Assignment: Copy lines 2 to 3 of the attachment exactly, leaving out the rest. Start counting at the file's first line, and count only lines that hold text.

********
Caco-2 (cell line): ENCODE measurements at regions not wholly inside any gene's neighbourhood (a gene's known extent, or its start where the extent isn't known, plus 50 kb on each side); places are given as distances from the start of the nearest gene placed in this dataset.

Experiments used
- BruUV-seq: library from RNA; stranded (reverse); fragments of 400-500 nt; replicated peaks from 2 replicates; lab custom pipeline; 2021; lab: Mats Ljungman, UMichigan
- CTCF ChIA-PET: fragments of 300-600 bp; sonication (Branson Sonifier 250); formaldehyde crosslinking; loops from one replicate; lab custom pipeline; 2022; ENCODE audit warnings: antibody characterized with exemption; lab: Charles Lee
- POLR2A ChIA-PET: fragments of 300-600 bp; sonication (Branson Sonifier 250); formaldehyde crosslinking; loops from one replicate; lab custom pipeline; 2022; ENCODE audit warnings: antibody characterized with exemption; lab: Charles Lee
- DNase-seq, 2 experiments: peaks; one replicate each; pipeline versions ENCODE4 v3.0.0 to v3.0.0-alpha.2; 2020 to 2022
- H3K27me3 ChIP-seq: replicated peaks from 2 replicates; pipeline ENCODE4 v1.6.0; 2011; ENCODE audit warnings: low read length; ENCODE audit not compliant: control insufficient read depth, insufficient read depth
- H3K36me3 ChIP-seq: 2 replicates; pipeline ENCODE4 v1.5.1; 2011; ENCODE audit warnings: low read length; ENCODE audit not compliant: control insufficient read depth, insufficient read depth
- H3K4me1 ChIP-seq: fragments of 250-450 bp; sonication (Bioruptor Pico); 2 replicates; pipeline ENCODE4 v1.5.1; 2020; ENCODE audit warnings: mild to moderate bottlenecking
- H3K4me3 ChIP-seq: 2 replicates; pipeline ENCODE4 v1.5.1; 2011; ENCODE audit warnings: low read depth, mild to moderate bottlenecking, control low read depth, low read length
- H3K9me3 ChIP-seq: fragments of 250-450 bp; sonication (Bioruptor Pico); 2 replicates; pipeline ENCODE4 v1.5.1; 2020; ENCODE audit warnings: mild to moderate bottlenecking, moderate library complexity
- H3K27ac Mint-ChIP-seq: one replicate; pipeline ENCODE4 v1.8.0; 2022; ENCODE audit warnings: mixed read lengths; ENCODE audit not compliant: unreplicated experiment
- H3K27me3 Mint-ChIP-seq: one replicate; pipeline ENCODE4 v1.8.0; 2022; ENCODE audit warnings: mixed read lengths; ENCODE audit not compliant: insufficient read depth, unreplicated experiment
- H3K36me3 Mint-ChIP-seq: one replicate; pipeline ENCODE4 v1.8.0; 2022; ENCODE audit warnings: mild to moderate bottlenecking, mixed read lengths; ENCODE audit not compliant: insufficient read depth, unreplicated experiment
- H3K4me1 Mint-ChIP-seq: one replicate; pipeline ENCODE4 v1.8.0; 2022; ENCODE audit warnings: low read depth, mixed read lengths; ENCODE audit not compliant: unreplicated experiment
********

Experiments used
- BruUV-seq: library from RNA; stranded (reverse); fragments of 400-500 nt; replicated peaks from 2 replicates; lab custom pipeline; 2021; lab: Mats Ljungman, UMichigan